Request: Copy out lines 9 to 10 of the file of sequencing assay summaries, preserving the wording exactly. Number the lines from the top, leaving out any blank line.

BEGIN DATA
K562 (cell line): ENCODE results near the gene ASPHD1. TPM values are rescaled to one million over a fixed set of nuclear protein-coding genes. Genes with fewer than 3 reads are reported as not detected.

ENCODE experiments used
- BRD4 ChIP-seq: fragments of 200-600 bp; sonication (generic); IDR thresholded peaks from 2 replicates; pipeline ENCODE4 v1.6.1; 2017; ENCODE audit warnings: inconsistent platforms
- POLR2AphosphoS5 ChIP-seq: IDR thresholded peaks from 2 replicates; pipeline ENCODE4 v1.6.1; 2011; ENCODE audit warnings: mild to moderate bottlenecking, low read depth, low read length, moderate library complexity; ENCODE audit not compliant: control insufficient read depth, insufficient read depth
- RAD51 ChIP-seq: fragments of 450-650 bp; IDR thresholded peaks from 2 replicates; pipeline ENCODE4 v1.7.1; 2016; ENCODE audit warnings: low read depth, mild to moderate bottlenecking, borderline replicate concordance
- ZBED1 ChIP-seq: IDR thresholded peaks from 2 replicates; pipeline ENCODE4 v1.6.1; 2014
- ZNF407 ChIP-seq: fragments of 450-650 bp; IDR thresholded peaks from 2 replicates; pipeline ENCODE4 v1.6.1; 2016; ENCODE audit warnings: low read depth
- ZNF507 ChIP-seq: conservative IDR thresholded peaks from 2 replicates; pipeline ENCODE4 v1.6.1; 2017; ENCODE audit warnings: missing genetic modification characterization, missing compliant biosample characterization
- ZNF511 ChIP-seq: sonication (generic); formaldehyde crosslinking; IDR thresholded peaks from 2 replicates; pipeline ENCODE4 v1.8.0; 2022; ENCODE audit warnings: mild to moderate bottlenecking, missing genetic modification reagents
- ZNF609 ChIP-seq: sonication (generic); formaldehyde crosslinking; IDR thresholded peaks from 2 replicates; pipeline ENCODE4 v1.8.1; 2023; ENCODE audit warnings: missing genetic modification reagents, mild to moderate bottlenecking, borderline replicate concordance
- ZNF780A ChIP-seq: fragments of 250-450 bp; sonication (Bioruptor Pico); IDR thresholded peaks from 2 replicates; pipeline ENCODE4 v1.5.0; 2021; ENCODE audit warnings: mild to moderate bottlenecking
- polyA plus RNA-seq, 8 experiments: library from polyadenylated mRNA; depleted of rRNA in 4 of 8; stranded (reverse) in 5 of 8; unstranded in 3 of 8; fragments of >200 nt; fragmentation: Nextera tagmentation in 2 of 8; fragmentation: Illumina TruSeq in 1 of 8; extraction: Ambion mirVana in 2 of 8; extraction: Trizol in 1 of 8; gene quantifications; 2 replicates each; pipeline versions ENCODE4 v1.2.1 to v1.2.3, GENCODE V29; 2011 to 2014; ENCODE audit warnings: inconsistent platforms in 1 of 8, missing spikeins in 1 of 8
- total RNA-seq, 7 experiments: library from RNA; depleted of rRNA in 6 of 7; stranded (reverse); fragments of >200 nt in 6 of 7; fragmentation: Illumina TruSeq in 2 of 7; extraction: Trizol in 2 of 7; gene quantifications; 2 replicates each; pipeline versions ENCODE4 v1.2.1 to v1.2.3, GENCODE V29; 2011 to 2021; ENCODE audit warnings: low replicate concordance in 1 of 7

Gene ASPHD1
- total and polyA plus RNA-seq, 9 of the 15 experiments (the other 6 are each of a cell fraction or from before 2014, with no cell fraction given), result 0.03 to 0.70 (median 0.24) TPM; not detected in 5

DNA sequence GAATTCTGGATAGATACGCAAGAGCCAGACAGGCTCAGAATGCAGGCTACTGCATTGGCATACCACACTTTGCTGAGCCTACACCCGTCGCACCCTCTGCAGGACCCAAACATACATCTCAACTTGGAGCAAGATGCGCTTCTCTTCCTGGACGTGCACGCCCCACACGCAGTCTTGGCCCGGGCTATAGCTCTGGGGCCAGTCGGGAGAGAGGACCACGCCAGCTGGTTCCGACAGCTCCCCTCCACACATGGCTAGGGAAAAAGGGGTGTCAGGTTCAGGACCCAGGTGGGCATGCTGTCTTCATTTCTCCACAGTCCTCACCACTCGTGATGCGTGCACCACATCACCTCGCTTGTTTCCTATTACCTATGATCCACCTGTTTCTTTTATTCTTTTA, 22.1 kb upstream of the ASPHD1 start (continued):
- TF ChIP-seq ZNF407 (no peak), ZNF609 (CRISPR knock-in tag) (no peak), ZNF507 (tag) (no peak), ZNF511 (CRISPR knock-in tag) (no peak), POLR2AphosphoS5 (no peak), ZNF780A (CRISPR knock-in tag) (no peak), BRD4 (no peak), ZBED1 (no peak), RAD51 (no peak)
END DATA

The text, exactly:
- ZNF511 ChIP-seq: sonication (generic); formaldehyde crosslinking; IDR thresholded peaks from 2 replicates; pipeline ENCODE4 v1.8.0; 2022; ENCODE audit warnings: mild to moderate bottlenecking, missing genetic modification reagents
- ZNF609 ChIP-seq: sonication (generic); formaldehyde crosslinking; IDR thresholded peaks from 2 replicates; pipeline ENCODE4 v1.8.1; 2023; ENCODE audit warnings: missing genetic modification reagents, mild to moderate bottlenecking, borderline replicate concordance